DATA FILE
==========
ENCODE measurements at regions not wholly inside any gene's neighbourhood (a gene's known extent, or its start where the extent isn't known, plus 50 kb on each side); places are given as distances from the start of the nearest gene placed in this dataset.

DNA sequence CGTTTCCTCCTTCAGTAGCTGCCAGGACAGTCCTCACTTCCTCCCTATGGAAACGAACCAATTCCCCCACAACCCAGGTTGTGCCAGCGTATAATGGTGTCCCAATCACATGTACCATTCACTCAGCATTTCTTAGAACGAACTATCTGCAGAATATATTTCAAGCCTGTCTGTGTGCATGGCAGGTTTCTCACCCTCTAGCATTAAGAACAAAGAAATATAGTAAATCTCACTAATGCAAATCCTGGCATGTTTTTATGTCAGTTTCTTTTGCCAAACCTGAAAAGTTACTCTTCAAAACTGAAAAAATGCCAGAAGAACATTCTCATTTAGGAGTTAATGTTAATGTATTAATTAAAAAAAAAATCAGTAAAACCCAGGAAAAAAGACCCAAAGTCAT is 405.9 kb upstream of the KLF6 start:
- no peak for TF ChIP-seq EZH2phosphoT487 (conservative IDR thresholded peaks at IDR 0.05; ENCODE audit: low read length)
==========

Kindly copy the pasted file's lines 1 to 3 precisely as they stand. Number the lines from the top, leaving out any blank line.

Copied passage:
ENCODE measurements at regions not wholly inside any gene's neighbourhood (a gene's known extent, or its start where the extent isn't known, plus 50 kb on each side); places are given as distances from the start of the nearest gene placed in this dataset.

DNA sequence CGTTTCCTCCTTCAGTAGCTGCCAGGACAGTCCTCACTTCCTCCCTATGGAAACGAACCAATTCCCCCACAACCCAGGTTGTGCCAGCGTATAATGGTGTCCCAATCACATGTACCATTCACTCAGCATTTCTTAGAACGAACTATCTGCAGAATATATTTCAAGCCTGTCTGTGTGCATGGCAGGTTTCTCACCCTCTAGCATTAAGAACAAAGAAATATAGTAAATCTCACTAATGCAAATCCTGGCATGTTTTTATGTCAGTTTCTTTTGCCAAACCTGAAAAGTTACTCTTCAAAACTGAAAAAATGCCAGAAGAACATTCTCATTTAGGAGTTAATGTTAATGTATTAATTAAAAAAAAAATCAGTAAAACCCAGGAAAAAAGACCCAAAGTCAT is 405.9 kb upstream of the KLF6 start:
- no peak for TF ChIP-seq EZH2phosphoT487 (conservative IDR thresholded peaks at IDR 0.05; ENCODE audit: low read length)